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Posted under: Sports Race & Identity

Naomi Osaka Responds After Japanese Noodle Company Whitewashes Her In Advertisement

Whose Naomi Osaka is that?

One of tennis star Naomi Osaka's sponsors is in hot water for an ad that appeared to have whitewashed the high-profile player for an Asian market.  

Noodle company Nissin has backtracked and apologized for the anime-inspired cartoon ad allegedly intended to depict Osaka, who is of Haitian and Japanese descent. In the two “Hungry to Win” ads, the star, who rose to prominence after beating Serena Williams in the 2018 U.S. Open, is shown having fluffy brown hair and pale white skin.

Critics called out the sponsor for ignoring Osaka's Haitian-American heritage. The skin-lightening makes her digestible to Japanese consumers.

Japanese culture, along with countless other ethnic groups, places higher value on lighter skin. Osaka was born in Japan to a Japanese mother and Haitian father. The 21-year-old's Black heritage has always been a point of pride for her. 

“There is no intention of whitewashing,” Daisuke Okabayashi, a Nissin spokesperson, said. “We accept that we are not sensitive enough and will pay more attention to diversity issues in the future.”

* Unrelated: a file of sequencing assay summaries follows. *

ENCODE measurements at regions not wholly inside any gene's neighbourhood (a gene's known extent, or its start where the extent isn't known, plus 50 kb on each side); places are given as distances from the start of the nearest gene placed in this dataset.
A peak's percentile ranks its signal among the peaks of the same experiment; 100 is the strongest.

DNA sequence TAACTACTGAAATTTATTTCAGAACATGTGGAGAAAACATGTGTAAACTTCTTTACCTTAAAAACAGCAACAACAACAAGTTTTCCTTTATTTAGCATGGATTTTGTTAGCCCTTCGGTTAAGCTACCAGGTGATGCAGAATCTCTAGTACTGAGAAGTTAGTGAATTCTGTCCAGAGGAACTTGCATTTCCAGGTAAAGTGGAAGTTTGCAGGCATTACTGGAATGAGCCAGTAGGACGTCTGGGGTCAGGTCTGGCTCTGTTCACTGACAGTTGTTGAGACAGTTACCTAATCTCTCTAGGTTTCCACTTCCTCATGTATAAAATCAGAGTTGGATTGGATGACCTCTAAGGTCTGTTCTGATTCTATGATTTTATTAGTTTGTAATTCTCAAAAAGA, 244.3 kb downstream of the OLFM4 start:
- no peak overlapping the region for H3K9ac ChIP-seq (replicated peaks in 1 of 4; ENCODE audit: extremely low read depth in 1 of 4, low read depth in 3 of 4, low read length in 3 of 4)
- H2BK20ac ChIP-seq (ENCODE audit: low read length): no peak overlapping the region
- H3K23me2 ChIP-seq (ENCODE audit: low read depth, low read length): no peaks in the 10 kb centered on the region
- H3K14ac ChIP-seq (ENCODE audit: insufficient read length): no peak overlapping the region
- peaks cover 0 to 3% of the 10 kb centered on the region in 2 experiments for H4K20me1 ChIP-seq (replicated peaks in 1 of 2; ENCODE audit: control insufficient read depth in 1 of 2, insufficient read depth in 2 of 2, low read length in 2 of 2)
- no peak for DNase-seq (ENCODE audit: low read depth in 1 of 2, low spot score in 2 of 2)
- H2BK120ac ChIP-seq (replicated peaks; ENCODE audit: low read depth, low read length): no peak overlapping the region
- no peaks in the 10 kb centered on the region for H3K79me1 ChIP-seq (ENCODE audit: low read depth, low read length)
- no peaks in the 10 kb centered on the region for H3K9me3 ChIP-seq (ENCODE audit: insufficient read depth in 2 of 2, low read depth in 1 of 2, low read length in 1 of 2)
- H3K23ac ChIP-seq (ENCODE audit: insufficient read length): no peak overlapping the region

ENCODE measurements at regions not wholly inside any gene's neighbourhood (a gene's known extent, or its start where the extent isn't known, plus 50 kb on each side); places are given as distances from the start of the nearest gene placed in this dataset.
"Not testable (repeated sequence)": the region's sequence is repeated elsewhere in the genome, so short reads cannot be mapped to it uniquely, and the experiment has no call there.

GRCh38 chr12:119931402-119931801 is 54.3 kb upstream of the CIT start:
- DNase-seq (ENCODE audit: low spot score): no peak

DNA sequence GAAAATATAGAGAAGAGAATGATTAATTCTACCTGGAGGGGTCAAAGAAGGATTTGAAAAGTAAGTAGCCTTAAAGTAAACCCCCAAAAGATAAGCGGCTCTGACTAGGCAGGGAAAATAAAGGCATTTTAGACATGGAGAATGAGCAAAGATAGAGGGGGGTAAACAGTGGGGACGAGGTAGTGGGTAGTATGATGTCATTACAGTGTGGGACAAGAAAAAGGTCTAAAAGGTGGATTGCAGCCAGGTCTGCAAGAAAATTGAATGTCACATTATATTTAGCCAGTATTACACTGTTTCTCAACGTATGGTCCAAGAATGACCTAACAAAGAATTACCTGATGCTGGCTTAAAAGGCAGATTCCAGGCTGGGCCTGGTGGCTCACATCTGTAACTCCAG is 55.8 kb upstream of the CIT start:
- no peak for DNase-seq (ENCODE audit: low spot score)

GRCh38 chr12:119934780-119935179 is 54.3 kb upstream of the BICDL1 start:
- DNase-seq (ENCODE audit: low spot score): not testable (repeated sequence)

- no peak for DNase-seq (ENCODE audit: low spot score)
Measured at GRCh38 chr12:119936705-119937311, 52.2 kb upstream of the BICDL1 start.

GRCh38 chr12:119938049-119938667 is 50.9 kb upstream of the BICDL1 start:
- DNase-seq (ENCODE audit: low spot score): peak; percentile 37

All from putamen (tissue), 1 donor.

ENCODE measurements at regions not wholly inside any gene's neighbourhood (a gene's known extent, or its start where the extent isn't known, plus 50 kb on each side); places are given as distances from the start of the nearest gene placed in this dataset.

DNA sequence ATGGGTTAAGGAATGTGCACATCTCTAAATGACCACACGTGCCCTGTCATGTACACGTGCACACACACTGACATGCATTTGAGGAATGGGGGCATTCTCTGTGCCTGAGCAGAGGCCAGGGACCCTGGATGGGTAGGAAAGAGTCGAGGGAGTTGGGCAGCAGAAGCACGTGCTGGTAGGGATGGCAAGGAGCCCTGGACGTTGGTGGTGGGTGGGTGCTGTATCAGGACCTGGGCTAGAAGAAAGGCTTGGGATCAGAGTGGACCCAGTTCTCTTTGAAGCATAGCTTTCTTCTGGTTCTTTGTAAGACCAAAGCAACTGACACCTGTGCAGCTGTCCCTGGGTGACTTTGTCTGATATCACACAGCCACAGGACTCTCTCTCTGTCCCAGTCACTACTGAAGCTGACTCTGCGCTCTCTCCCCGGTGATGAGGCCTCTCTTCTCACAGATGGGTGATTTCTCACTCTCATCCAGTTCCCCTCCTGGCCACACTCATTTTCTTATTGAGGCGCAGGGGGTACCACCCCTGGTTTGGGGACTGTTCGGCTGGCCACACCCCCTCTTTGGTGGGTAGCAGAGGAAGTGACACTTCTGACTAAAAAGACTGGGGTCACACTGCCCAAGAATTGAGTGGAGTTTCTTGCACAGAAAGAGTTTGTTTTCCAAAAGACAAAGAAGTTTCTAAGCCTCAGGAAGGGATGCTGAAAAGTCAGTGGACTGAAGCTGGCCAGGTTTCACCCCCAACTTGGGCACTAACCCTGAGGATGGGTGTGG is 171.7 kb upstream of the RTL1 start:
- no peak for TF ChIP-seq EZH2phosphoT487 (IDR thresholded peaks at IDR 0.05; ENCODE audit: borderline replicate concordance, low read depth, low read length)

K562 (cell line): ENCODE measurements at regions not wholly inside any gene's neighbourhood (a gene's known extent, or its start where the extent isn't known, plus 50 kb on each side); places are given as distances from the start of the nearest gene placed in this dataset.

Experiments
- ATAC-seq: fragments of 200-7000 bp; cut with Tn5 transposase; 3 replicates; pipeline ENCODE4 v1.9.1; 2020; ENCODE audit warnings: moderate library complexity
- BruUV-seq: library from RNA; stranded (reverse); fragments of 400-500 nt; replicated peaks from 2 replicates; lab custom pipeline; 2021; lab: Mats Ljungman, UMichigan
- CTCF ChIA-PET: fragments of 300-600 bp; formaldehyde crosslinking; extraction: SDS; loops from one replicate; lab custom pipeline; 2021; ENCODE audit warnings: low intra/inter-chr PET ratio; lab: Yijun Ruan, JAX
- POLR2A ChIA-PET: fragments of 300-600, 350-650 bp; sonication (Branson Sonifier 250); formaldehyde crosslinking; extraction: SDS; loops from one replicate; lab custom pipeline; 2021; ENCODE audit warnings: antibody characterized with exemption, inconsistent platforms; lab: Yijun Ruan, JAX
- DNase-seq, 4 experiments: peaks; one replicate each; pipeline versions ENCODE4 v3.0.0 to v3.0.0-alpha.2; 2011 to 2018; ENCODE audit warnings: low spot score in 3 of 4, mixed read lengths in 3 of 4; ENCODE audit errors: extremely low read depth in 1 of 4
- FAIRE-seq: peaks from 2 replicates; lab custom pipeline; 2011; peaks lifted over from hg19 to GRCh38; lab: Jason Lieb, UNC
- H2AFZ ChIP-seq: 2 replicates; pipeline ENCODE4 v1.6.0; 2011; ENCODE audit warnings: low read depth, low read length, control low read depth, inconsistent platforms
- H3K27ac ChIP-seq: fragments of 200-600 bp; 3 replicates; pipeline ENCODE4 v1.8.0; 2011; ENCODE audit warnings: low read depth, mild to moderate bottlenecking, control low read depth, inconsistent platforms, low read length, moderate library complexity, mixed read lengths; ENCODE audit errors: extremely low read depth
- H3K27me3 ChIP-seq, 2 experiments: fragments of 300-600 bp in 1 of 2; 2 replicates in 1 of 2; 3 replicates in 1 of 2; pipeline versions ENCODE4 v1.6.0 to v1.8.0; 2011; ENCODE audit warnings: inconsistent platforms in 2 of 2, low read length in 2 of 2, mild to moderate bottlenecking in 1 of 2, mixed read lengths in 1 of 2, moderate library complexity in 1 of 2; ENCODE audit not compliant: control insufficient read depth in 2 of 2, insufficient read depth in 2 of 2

ESPN reports that the animation clips that sparked the controversy were removed from the company's website on Wednesday. They were first released earlier this month to minimal initial backlash.  

"We as a company put human rights first, and our stance of valuing diversity is unchanged,'' Okabayashi said in a telephone interview with ESPN.

Although the company apologized, some of the blame was shifted to Osaka's camp. Nissin said an agent representing Osaka approved the ads. Upon growing controversy, the agent reportedly asked the company to take down the ads.

According to The Guardian, the ads were designed/drawn by veteran manga artist Takeshi Konomi. They also showed her competing against Japanese player Kei Nishikori. 

Osaka, however, has other things to worry about as she is currently playing in the Australian Open. According to her, the ad was an obvious issue. 

“I’ve talked to them," Osaka told media Wednesday. "They’ve apologized. For me, it’s obvious, I’m tan. I don't think they did it on purpose to be whitewashing or anything but the next time they try to portray me or something, I feel like they should talk to me about it." 

The next time she is portrayed in ads, the company is advised to speak to her first. Osaka is set to face off in the final against Petra Kvitova.

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Atlanta-based creative, dope photographer, journalist and lover of the wing ding.